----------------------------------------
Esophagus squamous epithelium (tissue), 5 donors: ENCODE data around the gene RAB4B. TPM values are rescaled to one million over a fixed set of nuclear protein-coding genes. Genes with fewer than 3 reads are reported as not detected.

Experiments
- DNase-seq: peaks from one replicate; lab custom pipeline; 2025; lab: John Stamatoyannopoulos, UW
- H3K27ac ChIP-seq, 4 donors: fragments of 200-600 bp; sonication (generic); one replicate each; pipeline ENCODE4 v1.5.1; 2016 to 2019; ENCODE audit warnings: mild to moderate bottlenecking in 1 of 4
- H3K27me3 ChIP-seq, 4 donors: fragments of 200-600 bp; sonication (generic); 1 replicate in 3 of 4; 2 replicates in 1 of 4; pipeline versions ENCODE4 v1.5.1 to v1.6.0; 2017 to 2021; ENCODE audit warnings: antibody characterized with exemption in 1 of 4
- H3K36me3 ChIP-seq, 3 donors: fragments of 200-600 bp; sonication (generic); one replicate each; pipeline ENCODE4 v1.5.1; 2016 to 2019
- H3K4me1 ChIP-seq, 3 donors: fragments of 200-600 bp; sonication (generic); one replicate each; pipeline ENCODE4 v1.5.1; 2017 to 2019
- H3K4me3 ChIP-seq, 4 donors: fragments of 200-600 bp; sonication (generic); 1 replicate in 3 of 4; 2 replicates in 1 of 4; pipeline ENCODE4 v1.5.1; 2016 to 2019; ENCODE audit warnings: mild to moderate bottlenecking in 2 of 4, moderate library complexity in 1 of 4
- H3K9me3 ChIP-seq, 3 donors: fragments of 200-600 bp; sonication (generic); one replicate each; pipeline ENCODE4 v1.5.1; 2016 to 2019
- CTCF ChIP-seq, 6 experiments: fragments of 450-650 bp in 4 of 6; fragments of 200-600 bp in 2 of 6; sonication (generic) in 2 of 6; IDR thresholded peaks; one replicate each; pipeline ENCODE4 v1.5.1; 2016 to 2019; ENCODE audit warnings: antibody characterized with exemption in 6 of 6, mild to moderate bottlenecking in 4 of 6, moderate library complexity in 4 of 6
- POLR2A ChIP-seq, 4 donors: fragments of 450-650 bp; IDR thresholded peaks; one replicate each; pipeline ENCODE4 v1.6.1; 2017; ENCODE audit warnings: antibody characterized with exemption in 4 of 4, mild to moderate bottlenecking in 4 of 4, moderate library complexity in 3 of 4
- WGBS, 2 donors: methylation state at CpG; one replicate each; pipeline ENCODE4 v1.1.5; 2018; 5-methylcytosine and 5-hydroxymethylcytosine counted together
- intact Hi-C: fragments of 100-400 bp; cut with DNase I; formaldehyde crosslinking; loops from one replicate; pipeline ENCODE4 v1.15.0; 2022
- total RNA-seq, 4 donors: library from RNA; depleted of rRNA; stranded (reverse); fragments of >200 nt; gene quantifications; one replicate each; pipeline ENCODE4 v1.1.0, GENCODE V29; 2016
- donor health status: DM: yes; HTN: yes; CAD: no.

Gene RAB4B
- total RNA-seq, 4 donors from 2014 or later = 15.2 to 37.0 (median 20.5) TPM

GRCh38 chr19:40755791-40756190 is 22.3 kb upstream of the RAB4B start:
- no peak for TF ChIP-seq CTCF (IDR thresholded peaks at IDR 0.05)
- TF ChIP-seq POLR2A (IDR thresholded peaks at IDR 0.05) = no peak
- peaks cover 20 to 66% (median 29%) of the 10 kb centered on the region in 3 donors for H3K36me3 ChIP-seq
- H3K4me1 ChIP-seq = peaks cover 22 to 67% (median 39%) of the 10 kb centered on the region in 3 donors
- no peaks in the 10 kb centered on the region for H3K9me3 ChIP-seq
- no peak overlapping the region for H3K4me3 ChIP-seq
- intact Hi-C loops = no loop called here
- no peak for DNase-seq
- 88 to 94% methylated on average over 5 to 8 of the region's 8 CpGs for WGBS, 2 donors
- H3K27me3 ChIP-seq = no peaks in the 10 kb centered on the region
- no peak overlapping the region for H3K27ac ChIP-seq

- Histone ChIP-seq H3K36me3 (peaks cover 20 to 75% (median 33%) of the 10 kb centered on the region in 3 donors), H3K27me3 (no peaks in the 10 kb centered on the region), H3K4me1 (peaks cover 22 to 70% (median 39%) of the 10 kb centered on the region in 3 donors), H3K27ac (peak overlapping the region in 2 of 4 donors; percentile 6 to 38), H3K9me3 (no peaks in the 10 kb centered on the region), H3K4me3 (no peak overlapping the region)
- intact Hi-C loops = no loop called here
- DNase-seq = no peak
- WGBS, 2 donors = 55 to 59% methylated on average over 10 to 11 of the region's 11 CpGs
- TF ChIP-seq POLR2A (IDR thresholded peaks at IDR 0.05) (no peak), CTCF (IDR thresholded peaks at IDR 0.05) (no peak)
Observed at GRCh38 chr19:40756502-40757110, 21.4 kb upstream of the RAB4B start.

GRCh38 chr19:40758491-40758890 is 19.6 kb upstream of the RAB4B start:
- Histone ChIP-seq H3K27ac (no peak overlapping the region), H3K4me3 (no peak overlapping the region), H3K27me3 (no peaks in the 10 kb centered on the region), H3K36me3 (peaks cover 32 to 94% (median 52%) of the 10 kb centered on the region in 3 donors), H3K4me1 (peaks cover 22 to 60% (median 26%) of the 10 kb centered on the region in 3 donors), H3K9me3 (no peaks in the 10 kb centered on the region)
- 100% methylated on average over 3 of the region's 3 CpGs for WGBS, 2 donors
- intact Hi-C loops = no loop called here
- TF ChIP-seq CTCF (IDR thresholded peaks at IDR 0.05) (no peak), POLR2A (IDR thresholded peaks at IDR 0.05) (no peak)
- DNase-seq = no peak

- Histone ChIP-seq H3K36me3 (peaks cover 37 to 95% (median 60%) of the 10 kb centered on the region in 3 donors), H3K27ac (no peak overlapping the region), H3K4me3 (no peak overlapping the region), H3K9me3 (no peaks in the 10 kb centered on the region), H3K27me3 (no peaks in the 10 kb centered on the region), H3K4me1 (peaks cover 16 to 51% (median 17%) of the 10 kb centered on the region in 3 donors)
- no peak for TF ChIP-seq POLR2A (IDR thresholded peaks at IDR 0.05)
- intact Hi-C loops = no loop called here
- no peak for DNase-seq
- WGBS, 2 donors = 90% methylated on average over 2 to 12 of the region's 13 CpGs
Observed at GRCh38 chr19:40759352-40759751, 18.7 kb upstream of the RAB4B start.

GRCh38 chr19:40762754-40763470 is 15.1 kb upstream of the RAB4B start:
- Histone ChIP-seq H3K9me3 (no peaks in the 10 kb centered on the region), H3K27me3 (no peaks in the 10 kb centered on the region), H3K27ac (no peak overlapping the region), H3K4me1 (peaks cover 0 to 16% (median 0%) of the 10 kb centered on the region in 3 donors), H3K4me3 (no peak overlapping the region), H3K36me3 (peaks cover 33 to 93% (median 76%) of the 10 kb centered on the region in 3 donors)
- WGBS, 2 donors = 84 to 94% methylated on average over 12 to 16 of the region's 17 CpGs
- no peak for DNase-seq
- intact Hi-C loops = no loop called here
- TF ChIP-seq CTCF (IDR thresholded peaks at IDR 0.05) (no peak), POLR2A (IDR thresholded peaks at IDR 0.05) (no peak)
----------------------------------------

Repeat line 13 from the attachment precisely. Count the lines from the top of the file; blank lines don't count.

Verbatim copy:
- intact Hi-C: fragments of 100-400 bp; cut with DNase I; formaldehyde crosslinking; loops from one replicate; pipeline ENCODE4 v1.15.0; 2022